Procrit an Affordable Alternative to Blood Transfusions for Cancer Patients

James had been feeling a bit tired and winded whenever he would exert himself. He just thought it was his age catching up to him; after all, he was seven (7) months away from his 63rd birthday. But to his daughter, Roslyn, aging was not a good enough reason to lose over 50% of his strength. She pushed for him to go to the doctor. The doctor ran a battery of tests ranging from blood tests to urine and bowel samples. Finally, there was the scary call that came from the doctor telling James to get to the hospital emergency room a.s.a.p because they had found blood in his stool (bowels), indicating that he was bleeding internally, and his blood level was at a dangerously low level of 4.5 g/dL. In fact, the doctors at the hospital wondered why he hadn’t passed out by now. After a few tests it was revealed that the source of bleeding was from a lesion on his esophagus that turned out to be cancerous. This quickly became a life or death situation.

The doctors told James he had approximately 3-6 weeks left to live if action wasn’t taken at that moment. They needed to stop the bleeding and get rid of the cancer, but with such a low blood level his body was too weak to withstand any surgery or treatment. The obvious solution was a blood transfusion, but to James, a devout Jehovah’s Witness of 52 years, this was not an option. The doctors warned that going other routes would be risky. But James, his family and friends were not concerned. They had made it their business to research alternative medicinal solutions. The first thing that came to mind was Procrit.

Procrit is a drug that mimics erythropoieten, which is a hormone produced by the kidneys that stimulates cells in the bone marrow to produce new red blood cells. This process does take a longer amount of time than a blood transfusion would, but for James, the benefits far outweighed the risks. With such a weakened system, the virtually non-existent side effects of Procrit makes this medication a top choice for sufferers of certain cancers and HIV and AIDS related diseases. It is administered via a hypodermic needle, similar to those used to give insulin to diabetics, and may cause fever and slight pain at the sight of the shot. But this is minor. The only potentially serious side effect is for dialysis patients. They may experience seizures, but this usually happens within the first 90 days of use.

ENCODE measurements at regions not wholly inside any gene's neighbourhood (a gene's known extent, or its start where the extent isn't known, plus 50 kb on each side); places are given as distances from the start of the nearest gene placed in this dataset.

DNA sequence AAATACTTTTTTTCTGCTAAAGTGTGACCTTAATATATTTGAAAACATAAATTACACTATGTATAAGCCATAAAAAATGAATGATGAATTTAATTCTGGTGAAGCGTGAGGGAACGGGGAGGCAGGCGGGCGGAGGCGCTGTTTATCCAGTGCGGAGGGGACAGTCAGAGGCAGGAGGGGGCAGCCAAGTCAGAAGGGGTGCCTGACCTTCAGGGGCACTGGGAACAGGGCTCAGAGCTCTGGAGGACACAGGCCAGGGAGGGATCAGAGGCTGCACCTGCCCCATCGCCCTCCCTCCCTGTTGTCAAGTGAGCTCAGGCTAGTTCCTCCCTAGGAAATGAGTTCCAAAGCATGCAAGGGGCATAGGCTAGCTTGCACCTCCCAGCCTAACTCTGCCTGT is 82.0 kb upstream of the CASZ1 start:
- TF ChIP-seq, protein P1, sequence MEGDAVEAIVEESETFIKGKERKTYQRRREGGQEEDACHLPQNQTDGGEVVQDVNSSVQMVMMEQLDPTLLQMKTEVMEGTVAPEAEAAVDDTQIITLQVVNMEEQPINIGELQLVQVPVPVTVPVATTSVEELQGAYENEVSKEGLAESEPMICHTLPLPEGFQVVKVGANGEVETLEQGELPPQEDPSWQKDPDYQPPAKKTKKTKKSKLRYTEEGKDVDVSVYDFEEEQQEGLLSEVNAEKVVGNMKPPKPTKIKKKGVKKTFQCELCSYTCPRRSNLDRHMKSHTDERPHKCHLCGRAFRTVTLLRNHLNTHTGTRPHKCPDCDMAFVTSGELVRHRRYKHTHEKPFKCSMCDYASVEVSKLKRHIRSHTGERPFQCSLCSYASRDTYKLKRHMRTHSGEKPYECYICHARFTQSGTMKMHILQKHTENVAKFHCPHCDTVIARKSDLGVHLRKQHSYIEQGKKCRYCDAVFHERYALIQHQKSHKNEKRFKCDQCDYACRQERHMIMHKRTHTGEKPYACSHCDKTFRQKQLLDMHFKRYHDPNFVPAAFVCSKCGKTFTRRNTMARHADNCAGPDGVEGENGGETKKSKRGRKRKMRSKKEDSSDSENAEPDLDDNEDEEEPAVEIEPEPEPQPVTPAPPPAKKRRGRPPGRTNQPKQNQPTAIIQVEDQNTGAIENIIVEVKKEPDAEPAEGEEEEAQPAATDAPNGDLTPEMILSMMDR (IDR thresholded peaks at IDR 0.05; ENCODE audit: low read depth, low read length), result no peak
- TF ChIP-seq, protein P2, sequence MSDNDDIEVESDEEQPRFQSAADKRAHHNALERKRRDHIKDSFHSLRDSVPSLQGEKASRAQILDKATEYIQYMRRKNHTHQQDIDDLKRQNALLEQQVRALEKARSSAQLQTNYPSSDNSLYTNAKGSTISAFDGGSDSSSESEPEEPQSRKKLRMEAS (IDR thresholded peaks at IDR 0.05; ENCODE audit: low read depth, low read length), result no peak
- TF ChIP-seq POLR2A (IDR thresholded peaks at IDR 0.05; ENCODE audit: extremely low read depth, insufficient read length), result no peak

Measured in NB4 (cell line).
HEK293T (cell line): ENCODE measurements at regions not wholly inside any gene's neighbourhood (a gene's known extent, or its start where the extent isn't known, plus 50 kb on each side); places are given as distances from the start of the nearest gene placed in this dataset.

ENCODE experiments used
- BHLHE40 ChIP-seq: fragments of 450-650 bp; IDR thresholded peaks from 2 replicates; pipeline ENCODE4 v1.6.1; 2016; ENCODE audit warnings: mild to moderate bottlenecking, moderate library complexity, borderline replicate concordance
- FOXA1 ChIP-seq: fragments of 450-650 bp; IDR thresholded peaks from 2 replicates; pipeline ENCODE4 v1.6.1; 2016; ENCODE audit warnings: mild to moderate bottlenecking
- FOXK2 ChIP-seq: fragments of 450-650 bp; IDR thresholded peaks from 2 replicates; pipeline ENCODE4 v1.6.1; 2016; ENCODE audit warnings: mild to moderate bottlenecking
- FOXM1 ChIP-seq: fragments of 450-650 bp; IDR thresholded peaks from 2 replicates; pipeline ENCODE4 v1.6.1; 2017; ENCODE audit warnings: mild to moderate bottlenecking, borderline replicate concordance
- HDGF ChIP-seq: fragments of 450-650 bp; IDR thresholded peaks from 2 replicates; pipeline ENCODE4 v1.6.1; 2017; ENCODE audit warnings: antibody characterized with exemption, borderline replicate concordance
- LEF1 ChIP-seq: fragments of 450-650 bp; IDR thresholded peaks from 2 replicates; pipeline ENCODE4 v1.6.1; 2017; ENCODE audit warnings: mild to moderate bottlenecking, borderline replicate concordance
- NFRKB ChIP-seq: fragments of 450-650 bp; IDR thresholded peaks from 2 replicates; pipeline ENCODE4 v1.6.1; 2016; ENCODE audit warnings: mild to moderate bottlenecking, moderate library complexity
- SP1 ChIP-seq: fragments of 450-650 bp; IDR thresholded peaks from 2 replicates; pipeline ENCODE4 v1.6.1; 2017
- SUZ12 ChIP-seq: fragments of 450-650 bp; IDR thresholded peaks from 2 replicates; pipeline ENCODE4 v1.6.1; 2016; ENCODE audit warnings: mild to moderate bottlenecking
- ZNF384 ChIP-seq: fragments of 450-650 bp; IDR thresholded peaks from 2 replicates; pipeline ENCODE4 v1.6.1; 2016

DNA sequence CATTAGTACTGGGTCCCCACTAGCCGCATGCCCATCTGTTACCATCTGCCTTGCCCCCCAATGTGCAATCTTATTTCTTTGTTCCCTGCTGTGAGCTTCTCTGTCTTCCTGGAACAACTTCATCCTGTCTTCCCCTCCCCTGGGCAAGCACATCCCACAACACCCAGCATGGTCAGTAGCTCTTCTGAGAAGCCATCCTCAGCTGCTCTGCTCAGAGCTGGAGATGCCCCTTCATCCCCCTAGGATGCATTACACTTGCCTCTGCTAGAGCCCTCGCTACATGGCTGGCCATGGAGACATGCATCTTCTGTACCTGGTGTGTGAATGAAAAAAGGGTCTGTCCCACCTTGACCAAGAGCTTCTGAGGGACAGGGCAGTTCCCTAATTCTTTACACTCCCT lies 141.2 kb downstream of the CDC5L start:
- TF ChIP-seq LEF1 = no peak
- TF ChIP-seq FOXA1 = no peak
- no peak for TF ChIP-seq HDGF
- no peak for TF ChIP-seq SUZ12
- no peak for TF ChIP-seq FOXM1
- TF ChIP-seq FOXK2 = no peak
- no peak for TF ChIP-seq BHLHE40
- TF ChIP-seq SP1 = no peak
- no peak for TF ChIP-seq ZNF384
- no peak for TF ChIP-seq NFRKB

When compared to a blood transfusion, Procrit does take longer to get desired results. However, along with less side effects, the fiscal cost could be significantly less. While Procrit costs around $1800-$6000 per shot (compared to the cost of nearly $600 per unit of blood), because Procrit can be administered on either an out-patient or auto-patient (self administered) basis you don’t incur the hospital fees for rooming and nursing and professional fees. Not to mention that when it comes to blood transfusion, while the unit itself may be pretty reasonably priced, each hospital may tack on fees for various tests associated with a transfusion as well as handling costs. And because Procrit poses less of a threat of causing side effects, money can be saved in treating ill effects. But money and side effects aside, does it really work?

James, mentioned earlier, started receiving 3 shots of Procrit a week immediately. Within 4 weeks, his blood count had risen to 14, giving him time to gain strength, and his body the ability to undergo the surgery he needed. After the surgery, his blood count dropped to 9 and he received 1 shot of Procrit a week for 6 weeks until his blood count reached 12.5. Today, he is making an excellent recovery from his brush with death. Why was this drug, Procrit, so important for me to research? Because James is my father. And in the end, Procrit saved his life.

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